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Ketchikan artist explores new medium for SLAM

Posted: March 27, 2014 - 12:02am
In this photo from July 11, 2012, local artist Evon Zerbetz checks placements for artwork and iPad holders she created with Terry Pyles for kiosks they made for Berth 2 and Berth 3 Visitor Bureau buildings in Ketchikan, Alaska. (AP Photo/Ketchikan Daily News, Hall Anderson)  Hall Anderson
Hall Anderson
In this photo from July 11, 2012, local artist Evon Zerbetz checks placements for artwork and iPad holders she created with Terry Pyles for kiosks they made for Berth 2 and Berth 3 Visitor Bureau buildings in Ketchikan, Alaska. (AP Photo/Ketchikan Daily News, Hall Anderson)

KETCHIKAN — Ketchikan artist Evon Zerbetz is one of three people selected to create art for the new State Library Archive Museum under construction in Juneau.

Zerbetz, who primarily works in linocut printmaking, will recreate her designs on a 63-foot expanse of glass panels using hand painting, etching and colored glass to achieve vibrant hues.

Walter Gordinier of Portland, Ore., and Martin Shelton of Bellingham, Wash., are the other two artists selected to create artwork for the new state library.

Zerbetz created her original proposal with the impression the panels would be made of wood. When she was selected to produce a full proposal for the project, she learned the panels were glass and she had only six weeks to put the proposal together.

“I had a lot to learn, and it was just fascinating,” Zerbetz said. “That’s one of the really wonderful things about the public art Percent for Art Program, is that it does push the artist to think in new directions.”

Zerbetz said the integration of art into the building is happening on the “ground level” while the building is still in the design phase.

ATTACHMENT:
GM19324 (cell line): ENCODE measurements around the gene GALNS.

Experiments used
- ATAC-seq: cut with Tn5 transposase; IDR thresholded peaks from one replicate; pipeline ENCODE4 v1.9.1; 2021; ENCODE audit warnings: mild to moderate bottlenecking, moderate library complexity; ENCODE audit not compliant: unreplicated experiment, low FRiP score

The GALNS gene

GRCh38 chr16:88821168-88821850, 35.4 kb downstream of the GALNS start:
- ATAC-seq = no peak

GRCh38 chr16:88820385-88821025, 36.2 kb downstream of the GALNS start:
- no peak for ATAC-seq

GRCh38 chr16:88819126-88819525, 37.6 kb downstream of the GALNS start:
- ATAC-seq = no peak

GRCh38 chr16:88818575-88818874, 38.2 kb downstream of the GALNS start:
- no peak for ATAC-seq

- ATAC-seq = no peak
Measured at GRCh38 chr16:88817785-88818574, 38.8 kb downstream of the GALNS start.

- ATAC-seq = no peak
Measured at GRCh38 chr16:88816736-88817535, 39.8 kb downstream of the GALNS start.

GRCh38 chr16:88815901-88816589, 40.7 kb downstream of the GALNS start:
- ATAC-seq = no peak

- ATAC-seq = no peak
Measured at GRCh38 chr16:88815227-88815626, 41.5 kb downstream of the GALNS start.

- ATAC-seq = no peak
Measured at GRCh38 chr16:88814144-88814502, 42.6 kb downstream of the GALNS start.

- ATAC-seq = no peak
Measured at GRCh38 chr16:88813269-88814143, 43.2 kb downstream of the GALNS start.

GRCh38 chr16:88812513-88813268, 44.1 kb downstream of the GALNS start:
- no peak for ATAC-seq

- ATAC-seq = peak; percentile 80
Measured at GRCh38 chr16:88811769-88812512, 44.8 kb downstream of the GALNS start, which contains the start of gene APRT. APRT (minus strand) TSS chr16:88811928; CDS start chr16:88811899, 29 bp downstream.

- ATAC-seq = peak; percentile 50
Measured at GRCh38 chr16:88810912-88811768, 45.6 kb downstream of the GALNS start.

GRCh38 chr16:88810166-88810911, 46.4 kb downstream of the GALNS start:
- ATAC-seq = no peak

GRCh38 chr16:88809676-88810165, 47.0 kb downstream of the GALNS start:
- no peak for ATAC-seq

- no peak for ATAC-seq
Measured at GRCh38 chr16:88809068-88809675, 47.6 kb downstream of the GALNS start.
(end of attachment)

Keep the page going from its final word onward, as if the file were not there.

“It’s really forward thinking to bring in the art plans at this time, because (the architects) have changed quite a bit to incorporate the art,” Zerbetz said. “So they can actually build the art right into the building.”

Zerbetz said many projects mean incorporating art into already-constructed buildings, where art is added as an adornment. Artists go into the buildings to see where their art will fit in, not how the building will fit their art, she said.

“This committee is just passionate, and they are really dedicated to integrating the art into the building,” Zerbetz said.

Zerbetz’s piece is titled “We are written between the layers of the earth,” and will feature three human “mark makers” who carry instruments that leave marks on the water, air and land.

“There’s this element of how not only we humans make our mark on Alaska, but how Alaska makes its mark on us,” Zerbetz said. “Layers of people and creatures have etched their stories in the earth.”

Zerbetz said the size of the project is overwhelming only when she measures out the space.

“When I look at a building that’s 40 feet and think my work will be one and a half times this building, that’s the only time,” she said with a laugh. “I constantly think about the project.”

Zerbetz said she taught classes last week in Sitka, and attended an artist school residency prior to that in Anchorage. She will work on the state project full-time starting in April and continue through the summer.

“It’s a constant process,” Zerbetz said. “I’ve taken the conceptual sketch through three drafts, and each time is gets richer. I think with something that big, it’s nice to have this much time to let it sit and stew because ideas improve with time.”

“We as a committee feel that the artwork will not only enhance and work with this remarkable facility, but will have a significant, positive impact on the look and feel of the entire downtown Juneau area,” said selection committee member and University of Alaska Professor of Art Emeritus Kes Woodward. “This building and its complementary artwork are something the people of Juneau and Alaskans will be proud to call their own.”

Alaska’s Percent for Art Program was created in 1975, and is overseen by the Alaska State Council on the Arts. The Alaska legislature approved a statute that requires spending 1 percent of the construction cost for public buildings to acquire and permanently install artwork.

The SLAM building is expected to open April 2016. The completed building will have 118,000 square feet, which will double the former museum’s exhibition area and triple its collection storage area. Construction is expected to cost approximately $138 million.

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